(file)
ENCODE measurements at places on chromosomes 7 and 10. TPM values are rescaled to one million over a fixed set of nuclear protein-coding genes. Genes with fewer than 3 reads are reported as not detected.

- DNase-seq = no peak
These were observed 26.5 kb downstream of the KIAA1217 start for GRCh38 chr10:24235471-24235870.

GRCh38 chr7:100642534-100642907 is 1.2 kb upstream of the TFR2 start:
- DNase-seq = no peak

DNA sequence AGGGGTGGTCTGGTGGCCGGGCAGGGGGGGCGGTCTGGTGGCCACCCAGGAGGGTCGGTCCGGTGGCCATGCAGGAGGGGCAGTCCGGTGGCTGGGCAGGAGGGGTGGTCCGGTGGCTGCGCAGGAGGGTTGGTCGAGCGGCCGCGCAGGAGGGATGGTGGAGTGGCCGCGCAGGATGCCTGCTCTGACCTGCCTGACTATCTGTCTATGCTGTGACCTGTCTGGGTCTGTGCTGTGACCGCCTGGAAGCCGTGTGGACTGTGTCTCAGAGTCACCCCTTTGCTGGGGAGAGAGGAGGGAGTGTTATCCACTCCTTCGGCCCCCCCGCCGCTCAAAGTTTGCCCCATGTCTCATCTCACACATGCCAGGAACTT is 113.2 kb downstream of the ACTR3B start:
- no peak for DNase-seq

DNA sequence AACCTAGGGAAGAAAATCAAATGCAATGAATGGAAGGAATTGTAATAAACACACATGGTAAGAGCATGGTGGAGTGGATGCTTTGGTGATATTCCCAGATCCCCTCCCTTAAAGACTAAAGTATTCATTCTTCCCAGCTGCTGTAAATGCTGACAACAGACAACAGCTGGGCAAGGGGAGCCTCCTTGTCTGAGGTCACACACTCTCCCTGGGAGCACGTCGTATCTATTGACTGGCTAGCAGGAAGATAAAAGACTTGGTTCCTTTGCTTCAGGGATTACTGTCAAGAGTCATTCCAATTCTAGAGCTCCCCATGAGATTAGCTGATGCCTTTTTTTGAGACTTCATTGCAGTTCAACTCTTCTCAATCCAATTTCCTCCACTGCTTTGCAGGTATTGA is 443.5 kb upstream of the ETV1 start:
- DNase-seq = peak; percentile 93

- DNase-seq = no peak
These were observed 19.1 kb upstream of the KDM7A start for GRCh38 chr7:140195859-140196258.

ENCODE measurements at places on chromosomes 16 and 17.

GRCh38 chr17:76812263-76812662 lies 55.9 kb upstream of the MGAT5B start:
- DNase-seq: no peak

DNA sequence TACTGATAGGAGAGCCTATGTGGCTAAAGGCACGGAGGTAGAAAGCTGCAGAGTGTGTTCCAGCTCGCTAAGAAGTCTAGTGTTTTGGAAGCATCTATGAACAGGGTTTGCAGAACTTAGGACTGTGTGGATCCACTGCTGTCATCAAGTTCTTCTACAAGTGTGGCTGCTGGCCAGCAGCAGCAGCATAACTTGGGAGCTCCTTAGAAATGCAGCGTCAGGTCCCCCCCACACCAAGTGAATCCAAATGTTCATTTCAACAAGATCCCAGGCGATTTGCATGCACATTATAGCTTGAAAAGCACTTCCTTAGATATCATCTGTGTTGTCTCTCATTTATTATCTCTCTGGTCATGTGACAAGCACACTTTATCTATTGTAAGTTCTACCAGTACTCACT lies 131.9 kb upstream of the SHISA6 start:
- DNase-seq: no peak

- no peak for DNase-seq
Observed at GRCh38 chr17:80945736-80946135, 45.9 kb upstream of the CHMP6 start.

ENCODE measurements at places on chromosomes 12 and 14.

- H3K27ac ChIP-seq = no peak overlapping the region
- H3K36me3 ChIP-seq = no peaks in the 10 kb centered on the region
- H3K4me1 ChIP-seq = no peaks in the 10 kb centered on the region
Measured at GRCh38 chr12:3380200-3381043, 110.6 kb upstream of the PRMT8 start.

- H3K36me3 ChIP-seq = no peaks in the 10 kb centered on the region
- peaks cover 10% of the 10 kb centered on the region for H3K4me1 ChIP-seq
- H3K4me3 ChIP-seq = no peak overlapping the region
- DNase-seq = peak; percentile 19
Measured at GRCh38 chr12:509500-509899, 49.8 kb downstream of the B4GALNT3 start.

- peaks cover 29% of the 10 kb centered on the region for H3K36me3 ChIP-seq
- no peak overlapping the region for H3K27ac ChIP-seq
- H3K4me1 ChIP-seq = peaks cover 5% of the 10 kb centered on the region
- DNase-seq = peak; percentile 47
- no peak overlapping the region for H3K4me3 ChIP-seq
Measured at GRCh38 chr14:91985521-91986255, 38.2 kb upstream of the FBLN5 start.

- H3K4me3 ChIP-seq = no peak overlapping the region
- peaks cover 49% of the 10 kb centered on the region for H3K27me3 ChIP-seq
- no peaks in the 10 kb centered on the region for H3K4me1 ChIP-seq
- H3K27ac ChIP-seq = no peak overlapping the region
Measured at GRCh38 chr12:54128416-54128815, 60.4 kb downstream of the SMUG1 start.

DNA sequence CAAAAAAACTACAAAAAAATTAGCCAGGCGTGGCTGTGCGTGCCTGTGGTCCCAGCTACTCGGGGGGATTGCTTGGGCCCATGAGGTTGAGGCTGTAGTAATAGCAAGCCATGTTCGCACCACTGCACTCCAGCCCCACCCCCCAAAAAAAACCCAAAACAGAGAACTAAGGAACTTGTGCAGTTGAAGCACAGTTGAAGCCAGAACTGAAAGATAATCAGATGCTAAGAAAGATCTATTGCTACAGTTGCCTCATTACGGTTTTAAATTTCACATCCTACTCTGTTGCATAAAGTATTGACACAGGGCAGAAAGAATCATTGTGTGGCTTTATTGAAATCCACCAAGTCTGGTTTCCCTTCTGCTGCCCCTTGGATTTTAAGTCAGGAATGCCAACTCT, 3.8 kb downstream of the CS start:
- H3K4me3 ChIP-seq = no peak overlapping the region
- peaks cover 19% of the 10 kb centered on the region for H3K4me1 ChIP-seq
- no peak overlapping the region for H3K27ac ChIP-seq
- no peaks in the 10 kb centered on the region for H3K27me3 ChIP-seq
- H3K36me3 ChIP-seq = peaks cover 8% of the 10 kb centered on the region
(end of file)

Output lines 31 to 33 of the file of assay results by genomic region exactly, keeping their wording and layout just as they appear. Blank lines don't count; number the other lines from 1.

- H3K4me1 ChIP-seq = peaks cover 5% of the 10 kb centered on the region
- DNase-seq = peak; percentile 47
- no peak overlapping the region for H3K4me3 ChIP-seq